In 1972, PUB finished constructing a canal that runs from Bukit Timah Road/Dunearn Road near Sixth Avenue to Clementi Road, to contain the frequent floods in the areas.
Just 19 months ago, in September 2019, the canal underwent an upgrading completed at a cost of $300 million to prepare for more frequent floods till 2100.
It was one of the most expensive and complex drainage improvement projects that the agency had undertaken.
Despite this recent upgrading of the Bukit Timah canal, the Bukit Timah and Dunearn Road areas were hit with a massive flood last Saturday.
Singapore’s drainage network plan may not have taken into consideration the increase in urban developments.
Rapidly, over the years, forests have been cleared for more buildings and road developments, making Singapore a bigger concrete jungle.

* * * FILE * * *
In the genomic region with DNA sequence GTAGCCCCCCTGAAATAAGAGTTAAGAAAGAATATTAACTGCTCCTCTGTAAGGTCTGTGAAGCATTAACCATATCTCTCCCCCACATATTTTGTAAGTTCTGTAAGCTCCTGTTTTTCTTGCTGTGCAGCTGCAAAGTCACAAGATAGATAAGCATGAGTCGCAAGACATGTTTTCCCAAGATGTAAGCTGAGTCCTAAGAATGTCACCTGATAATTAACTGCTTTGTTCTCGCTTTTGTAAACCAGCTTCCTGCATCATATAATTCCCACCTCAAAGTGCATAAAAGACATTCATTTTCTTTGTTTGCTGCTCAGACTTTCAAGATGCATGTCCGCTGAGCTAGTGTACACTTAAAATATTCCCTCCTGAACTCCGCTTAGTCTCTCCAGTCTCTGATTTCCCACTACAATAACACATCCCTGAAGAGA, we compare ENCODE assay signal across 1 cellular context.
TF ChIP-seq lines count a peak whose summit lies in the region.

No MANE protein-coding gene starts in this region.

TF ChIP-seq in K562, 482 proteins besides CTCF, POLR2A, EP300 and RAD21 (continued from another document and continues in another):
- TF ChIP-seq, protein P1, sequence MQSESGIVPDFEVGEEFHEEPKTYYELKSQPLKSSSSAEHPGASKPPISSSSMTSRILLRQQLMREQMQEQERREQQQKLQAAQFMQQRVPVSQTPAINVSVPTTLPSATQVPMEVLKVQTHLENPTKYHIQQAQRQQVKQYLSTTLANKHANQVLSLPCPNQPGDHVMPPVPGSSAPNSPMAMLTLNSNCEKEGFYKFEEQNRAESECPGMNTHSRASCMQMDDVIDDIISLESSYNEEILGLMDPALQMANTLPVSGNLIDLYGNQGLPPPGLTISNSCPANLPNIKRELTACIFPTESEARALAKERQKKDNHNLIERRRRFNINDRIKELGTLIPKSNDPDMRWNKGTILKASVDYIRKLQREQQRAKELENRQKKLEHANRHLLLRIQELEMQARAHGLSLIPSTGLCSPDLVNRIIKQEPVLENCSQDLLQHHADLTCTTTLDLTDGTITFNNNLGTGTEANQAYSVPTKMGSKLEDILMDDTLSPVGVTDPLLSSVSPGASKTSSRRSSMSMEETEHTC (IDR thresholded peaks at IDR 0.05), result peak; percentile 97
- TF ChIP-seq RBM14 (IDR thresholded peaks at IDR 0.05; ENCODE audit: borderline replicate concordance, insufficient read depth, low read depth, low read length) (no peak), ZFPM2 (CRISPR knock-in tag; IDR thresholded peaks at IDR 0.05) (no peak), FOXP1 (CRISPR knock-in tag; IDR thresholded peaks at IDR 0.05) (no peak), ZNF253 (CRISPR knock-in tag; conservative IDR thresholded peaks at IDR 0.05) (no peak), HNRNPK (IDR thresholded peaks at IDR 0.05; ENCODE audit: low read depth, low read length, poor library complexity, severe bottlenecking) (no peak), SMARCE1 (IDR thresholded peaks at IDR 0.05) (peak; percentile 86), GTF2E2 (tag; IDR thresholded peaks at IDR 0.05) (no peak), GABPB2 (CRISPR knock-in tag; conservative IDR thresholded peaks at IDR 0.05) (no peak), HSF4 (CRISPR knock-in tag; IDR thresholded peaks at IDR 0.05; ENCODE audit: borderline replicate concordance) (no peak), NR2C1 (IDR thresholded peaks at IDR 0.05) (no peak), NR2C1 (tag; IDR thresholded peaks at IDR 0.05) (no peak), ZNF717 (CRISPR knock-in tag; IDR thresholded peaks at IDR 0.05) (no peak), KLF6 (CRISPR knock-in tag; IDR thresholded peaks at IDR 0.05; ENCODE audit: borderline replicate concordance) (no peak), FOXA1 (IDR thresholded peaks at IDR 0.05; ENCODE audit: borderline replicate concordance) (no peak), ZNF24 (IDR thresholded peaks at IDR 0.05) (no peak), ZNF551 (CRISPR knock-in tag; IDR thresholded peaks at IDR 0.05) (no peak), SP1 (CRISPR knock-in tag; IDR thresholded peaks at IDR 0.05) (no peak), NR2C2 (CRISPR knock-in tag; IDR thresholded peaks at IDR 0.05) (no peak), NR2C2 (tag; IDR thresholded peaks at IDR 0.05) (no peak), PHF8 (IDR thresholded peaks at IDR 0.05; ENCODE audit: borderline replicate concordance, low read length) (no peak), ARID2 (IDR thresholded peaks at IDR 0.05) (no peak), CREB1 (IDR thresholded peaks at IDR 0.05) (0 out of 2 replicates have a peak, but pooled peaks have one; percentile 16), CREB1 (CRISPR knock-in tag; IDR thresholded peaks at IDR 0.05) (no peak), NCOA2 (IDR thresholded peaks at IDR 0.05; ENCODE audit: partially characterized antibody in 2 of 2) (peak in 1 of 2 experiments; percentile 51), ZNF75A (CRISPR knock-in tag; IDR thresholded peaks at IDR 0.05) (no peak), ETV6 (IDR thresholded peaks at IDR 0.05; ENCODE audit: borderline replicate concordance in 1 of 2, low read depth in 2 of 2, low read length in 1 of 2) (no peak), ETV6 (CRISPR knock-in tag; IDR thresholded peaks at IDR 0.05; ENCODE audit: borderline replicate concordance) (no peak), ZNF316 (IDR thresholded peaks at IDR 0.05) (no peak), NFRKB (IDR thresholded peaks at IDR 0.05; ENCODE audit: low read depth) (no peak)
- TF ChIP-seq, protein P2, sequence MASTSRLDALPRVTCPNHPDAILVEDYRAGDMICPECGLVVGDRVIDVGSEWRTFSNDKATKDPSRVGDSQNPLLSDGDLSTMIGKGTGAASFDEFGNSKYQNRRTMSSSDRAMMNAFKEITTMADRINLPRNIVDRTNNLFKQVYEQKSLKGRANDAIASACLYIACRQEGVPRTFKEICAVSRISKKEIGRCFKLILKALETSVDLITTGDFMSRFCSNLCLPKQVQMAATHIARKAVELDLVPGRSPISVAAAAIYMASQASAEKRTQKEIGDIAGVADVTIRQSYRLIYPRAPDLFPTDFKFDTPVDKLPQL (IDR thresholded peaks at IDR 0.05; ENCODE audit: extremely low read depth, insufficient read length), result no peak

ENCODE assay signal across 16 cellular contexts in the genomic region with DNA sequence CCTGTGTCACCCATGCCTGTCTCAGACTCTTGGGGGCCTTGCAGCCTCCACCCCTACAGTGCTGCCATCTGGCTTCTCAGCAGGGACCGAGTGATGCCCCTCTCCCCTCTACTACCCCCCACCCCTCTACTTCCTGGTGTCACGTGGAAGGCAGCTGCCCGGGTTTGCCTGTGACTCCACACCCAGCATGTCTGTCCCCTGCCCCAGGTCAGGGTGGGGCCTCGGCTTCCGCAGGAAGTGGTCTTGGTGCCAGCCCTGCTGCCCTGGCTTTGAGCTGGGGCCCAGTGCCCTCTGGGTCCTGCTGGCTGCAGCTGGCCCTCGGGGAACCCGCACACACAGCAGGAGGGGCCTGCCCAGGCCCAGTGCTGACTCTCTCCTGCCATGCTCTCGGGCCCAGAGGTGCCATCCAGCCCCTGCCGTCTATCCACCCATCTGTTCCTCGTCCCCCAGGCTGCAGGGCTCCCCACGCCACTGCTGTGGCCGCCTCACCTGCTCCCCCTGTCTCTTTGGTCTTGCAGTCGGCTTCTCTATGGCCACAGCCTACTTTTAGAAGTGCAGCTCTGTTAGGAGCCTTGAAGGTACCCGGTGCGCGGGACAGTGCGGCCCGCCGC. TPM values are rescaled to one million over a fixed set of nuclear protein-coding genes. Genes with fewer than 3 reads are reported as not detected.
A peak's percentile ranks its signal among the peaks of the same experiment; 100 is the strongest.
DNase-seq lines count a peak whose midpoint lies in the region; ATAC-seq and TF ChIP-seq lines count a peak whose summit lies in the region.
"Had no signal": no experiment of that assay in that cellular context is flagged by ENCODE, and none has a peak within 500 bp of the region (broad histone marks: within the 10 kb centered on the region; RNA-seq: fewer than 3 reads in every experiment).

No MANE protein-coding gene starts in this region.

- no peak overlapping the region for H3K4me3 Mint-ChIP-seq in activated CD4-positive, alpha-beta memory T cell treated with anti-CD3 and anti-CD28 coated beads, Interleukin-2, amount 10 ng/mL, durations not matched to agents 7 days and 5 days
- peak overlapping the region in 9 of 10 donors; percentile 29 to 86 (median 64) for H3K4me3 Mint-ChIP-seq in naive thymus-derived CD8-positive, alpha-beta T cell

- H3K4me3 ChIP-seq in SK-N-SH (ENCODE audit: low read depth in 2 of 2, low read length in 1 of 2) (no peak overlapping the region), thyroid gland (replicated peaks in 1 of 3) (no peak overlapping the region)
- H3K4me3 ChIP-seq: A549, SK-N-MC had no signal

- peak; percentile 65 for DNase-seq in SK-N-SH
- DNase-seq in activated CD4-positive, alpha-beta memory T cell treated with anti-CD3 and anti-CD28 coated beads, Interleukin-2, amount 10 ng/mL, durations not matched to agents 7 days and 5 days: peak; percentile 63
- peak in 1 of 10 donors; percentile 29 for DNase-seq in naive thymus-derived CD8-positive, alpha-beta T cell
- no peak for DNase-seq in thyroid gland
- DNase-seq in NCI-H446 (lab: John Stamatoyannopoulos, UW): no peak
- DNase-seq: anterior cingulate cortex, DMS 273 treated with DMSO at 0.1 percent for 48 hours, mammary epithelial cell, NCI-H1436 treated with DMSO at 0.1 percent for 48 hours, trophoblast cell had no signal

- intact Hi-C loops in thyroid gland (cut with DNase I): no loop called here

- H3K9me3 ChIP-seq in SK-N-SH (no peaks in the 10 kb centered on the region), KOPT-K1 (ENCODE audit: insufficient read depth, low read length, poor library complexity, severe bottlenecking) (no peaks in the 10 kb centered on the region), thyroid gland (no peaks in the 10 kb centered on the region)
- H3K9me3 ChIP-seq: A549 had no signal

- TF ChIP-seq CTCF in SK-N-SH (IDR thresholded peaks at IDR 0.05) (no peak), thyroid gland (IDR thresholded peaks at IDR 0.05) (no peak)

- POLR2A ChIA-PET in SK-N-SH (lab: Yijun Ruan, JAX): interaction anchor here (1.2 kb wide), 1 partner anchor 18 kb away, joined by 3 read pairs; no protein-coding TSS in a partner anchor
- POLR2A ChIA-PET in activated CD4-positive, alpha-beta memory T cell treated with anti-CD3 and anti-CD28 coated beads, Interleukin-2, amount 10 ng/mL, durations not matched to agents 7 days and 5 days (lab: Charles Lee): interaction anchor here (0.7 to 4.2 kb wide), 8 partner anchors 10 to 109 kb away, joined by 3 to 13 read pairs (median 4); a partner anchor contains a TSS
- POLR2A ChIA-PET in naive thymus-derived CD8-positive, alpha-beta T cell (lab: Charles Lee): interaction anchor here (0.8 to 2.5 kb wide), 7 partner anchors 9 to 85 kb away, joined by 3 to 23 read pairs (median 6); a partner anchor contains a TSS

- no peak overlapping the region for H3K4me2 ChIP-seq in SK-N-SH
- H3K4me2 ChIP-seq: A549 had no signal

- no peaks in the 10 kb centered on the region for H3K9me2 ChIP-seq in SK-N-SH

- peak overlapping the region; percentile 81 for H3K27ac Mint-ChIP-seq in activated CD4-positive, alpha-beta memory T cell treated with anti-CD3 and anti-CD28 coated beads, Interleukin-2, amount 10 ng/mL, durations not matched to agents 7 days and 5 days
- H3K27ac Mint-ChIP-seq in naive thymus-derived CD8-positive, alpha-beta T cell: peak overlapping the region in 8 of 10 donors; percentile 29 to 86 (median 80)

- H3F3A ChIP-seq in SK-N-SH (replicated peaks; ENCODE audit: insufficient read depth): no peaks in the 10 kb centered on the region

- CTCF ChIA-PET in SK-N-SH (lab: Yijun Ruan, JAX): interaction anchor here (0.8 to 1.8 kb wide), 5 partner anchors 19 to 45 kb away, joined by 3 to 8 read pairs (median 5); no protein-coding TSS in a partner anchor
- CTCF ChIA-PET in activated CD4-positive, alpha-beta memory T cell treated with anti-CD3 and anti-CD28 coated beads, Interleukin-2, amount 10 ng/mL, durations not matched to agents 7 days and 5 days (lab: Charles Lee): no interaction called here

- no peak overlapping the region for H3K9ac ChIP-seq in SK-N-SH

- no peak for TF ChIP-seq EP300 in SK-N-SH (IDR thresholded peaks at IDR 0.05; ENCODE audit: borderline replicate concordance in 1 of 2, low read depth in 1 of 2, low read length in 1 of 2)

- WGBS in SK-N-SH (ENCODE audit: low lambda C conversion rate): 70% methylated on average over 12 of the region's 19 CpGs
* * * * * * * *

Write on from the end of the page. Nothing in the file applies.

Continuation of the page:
In forests and grasslands, rainfall permeates through the soil, which stores water in the sub-surface layer and below.
As forests and grasslands are cleared for infrastructure developments, the permeable soil is replaced by the impermeable surfaces of roads, parking spots and concrete paths, which result in flooding when the drainage system and canals are full.
The increase in underground deep tunnel developments – such as underground MRT networks, the Deep Tunnel Sewerage System, and underground ammunition storage facilities – results in more flooding, as these concrete structures replace the earth where rainfall used to be absorbed before the earth was removed.
The same thing happens with earth being excavated for deep basement shopping levels and carparks.
In developing sustainable drainage plans, national water agency PUB needs to work closely with the Land Transport Authority, Building and Construction Authority, National Parks Board and other relevant government agencies.
Aaron Ang Chin Guan